KATHMANDU, Nov 11: Although the Ministry of Education (MoE) has decided that academic institutions will remain open during the protest programs of the CPN-Maoist and other anti-poll parties, uncertainty looms over the conduct of classes before the constituent assembly election.
Classes remained halted on Monday in almost all private and public schools prior to the Nepal banda enforced by the CPN-Maoist, although the school administrations remained open till 5 p.m. If the government fails to avert the transport strike called from Tuesday onwards, some eight million students from pre-primary to university level will be affected for seven consecutive days.
“We followed the MoE decision and opened the schools but guardians did not send their children,” said Baburam Pokhrel, chairman of the Private and Boarding Schools Association (PABSON). He added that the school administrations would remain open even if the students are absent.
While the CPN-Maoist has called a general strike till November 20, the government has announced public holidays from the 17th to the 20th in view of the November 19 poll.
Schools and higher secondary schools have decided to conduct classes for those students who manage to get to school on foot or by cycle, said Baikuntha Aryal of Kathmandu District Education Office. However, rumors about explosive devices have prevented guardians from sending their children to school.
There are more than 1,500 school vehicles in Kathmandu Valley. Schools hire a large number of public vehicles for ferrying students. Around one million students are concentrated in the Valley.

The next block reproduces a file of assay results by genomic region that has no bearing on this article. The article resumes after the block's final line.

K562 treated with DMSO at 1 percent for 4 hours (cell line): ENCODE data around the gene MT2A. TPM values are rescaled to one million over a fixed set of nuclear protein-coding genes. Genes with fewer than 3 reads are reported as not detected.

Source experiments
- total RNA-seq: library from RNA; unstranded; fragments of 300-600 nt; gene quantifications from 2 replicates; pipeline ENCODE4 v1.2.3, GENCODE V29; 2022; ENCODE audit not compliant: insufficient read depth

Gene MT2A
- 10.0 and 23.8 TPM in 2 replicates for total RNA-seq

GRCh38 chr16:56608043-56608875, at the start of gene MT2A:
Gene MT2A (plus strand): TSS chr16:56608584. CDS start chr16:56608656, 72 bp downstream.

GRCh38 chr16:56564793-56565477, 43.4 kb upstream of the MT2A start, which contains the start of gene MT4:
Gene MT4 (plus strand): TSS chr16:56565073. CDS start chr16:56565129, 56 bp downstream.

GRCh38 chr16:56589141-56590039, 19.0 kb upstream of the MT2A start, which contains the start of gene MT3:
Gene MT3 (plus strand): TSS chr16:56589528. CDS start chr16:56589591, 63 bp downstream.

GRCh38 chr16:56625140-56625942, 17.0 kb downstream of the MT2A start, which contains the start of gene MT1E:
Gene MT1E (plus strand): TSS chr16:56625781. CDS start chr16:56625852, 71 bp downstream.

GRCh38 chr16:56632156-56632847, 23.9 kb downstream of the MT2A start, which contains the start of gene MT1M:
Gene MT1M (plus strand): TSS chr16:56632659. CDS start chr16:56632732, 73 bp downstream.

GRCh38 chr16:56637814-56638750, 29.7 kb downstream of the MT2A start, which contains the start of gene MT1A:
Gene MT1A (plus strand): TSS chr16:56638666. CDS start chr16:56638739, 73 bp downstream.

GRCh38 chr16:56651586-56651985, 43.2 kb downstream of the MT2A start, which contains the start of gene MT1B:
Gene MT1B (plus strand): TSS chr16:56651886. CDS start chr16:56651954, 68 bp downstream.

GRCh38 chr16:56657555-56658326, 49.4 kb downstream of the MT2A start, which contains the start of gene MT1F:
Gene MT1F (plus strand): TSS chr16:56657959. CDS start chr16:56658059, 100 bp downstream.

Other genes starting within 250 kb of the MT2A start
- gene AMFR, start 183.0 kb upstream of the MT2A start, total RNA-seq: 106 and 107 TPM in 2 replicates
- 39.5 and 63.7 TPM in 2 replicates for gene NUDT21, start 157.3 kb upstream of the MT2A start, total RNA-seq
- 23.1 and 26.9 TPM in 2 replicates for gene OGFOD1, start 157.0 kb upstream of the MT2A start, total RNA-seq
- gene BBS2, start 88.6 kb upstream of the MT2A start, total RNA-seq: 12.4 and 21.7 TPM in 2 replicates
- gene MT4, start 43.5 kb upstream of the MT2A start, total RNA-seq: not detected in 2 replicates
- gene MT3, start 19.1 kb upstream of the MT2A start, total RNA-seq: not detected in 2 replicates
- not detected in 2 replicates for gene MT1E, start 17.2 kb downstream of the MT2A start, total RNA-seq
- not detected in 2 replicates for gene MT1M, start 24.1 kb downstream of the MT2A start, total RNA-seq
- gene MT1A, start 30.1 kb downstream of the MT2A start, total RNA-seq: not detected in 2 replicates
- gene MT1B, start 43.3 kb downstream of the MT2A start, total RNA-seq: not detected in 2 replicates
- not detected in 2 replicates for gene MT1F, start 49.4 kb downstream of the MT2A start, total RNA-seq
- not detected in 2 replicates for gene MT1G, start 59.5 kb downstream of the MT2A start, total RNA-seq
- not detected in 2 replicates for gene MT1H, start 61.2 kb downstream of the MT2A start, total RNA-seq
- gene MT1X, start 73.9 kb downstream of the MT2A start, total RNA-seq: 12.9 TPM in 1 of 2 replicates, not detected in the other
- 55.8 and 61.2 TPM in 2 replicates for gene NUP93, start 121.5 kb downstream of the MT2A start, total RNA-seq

PABSON has agreed to open the schools but it is not prepared to challenge the strike by moving vehicles onto the roads. “We want an assurance from the Maoist leaders that they will let school vehicles move as freely as ambulances and fire trucks,” said Pokharel.
MoE had declared the academic sector a zone of peace in 2011 but this concept was violated hundreds of times over the last two years by the political parties and their sister organizations, said Tek Narayan Pandey, director at the Department of Education. PABSON records show that classes were disrupted 148 times in different parts of the country last year alone.
“The decision to keep the schools open was taken on Sunday in the presence of private sector school representatives as well as representatives of the guardians,” added Pandey. “This is the right time to correct our practice as the government has been assuring compensation if their vehicles are vandalized.”
Meanwhile, guardians have said that the 220 days of the academic calendar can’t be implemented unless the government guarantees the movement of public vehicles regardless of any general strike.